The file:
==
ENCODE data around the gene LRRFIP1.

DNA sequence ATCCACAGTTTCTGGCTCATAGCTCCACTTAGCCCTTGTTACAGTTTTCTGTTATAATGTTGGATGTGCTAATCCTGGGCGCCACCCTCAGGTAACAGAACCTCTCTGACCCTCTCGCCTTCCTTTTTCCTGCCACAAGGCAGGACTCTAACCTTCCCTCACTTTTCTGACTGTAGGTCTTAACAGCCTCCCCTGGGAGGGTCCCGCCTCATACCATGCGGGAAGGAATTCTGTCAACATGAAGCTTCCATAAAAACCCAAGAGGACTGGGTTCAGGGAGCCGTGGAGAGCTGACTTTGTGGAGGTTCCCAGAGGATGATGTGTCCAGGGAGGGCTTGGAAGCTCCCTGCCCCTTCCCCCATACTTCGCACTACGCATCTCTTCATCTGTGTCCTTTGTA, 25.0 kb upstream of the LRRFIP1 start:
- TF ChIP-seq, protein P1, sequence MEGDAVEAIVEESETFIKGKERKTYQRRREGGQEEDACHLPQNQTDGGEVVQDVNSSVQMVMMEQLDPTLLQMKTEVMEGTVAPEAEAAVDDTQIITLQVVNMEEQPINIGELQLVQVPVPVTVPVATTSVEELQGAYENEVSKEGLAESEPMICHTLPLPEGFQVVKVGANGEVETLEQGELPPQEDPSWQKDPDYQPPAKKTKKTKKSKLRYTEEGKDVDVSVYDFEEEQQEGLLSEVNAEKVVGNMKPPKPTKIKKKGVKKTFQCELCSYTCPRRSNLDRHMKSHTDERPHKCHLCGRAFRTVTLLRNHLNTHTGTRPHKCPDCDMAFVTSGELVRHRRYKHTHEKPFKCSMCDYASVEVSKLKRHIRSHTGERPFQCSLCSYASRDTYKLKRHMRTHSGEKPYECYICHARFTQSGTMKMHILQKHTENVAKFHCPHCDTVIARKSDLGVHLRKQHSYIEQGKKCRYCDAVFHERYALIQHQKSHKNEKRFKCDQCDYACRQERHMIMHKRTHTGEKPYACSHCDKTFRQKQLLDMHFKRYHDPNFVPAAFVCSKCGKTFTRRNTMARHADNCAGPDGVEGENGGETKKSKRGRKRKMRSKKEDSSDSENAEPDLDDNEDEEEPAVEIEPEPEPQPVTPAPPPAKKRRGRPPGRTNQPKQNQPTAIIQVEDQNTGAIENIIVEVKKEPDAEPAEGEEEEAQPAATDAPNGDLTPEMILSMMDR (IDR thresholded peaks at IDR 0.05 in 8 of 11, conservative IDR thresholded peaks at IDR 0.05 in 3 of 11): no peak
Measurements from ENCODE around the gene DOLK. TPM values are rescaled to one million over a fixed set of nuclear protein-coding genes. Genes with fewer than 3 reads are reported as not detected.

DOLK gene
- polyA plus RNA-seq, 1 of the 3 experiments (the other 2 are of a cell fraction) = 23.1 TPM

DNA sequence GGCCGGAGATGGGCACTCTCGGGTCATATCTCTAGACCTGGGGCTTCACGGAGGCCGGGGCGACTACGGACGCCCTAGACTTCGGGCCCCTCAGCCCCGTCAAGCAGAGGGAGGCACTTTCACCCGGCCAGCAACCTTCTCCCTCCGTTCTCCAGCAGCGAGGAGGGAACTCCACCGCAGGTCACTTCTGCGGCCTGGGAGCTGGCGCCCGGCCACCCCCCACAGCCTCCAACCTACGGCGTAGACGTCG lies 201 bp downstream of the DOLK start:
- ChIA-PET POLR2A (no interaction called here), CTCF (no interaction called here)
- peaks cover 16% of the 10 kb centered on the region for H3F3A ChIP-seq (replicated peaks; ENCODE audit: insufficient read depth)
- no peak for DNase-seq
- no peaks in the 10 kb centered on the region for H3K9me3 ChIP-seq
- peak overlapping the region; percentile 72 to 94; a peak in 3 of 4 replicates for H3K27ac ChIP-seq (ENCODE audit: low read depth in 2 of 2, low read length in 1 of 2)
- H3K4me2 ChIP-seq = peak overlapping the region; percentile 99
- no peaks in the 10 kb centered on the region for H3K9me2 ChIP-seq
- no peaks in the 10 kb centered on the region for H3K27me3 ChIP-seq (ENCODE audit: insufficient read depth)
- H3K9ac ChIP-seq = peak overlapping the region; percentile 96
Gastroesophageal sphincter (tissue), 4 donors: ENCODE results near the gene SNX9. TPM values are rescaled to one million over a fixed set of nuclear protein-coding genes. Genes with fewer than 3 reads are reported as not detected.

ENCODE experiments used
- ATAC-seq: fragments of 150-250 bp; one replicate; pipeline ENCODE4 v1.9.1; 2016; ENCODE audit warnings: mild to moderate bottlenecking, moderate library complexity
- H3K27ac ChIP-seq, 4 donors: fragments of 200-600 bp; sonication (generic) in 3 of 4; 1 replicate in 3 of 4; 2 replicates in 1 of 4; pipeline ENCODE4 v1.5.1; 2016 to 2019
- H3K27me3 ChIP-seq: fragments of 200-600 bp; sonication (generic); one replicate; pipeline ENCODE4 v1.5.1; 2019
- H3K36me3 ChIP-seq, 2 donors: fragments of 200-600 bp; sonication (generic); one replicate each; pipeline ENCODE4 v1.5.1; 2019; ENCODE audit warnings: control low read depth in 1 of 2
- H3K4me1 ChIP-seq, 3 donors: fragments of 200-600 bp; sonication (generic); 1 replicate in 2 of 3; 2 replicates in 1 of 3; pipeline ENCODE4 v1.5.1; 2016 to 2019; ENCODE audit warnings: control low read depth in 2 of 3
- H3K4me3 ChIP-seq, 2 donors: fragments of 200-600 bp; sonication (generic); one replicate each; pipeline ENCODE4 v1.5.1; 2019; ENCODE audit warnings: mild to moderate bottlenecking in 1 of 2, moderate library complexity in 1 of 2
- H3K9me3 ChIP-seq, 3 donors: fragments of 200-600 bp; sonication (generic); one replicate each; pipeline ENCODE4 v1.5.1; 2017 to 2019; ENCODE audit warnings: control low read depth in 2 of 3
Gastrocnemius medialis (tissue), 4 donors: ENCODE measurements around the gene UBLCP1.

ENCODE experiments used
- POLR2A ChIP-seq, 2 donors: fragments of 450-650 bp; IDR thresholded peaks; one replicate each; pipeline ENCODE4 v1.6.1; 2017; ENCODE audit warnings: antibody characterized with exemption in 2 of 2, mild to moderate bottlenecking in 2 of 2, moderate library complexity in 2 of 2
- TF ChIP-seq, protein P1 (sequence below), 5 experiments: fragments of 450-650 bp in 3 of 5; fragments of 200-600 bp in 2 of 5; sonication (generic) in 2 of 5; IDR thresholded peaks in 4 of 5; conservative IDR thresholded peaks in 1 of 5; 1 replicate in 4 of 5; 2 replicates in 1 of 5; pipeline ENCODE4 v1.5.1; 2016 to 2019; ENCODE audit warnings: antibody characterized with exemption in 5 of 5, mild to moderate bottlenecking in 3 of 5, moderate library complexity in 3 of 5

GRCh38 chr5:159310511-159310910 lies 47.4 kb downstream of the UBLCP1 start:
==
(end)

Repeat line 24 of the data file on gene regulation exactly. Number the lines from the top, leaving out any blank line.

- H3K4me3 ChIP-seq, 2 donors: fragments of 200-600 bp; sonication (generic); one replicate each; pipeline ENCODE4 v1.5.1; 2019; ENCODE audit warnings: mild to moderate bottlenecking in 1 of 2, moderate library complexity in 1 of 2